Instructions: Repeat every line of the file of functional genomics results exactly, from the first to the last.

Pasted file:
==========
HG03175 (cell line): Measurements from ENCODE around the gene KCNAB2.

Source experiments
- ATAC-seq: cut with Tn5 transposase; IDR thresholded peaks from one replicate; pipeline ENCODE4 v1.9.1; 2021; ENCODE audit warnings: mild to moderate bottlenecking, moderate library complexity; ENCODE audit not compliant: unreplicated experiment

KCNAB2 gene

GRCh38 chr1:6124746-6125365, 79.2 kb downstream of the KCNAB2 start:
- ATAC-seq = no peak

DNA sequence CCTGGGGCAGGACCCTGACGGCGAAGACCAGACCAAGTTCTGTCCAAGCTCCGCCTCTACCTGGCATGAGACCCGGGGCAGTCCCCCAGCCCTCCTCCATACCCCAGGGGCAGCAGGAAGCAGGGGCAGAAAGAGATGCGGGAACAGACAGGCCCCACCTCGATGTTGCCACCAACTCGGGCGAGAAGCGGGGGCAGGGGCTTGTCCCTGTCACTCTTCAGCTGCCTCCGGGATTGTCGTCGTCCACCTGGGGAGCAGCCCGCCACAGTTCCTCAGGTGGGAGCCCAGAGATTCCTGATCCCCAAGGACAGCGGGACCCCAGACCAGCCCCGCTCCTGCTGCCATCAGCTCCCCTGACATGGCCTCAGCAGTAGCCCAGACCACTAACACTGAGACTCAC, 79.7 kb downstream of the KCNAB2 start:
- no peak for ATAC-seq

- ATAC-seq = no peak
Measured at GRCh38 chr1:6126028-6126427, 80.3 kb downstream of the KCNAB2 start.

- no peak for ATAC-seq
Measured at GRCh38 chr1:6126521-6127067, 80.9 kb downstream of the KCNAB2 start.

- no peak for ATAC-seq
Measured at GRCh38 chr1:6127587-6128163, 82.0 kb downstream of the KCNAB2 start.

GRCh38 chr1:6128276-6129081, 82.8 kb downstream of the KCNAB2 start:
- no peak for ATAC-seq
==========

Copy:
HG03175 (cell line): Measurements from ENCODE around the gene KCNAB2.

Source experiments
- ATAC-seq: cut with Tn5 transposase; IDR thresholded peaks from one replicate; pipeline ENCODE4 v1.9.1; 2021; ENCODE audit warnings: mild to moderate bottlenecking, moderate library complexity; ENCODE audit not compliant: unreplicated experiment

KCNAB2 gene

GRCh38 chr1:6124746-6125365, 79.2 kb downstream of the KCNAB2 start:
- ATAC-seq = no peak

DNA sequence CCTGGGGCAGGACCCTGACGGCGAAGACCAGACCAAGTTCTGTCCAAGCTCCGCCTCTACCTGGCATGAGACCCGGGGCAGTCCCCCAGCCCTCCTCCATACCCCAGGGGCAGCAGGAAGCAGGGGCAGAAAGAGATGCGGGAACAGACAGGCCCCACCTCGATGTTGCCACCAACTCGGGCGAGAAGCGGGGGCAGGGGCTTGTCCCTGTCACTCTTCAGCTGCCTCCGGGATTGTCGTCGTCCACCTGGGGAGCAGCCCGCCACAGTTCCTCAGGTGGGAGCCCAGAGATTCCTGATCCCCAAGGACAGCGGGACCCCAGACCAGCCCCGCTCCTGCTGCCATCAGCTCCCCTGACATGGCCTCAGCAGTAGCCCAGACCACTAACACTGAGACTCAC, 79.7 kb downstream of the KCNAB2 start:
- no peak for ATAC-seq

- ATAC-seq = no peak
Measured at GRCh38 chr1:6126028-6126427, 80.3 kb downstream of the KCNAB2 start.

- no peak for ATAC-seq
Measured at GRCh38 chr1:6126521-6127067, 80.9 kb downstream of the KCNAB2 start.

- no peak for ATAC-seq
Measured at GRCh38 chr1:6127587-6128163, 82.0 kb downstream of the KCNAB2 start.

GRCh38 chr1:6128276-6129081, 82.8 kb downstream of the KCNAB2 start:
- no peak for ATAC-seq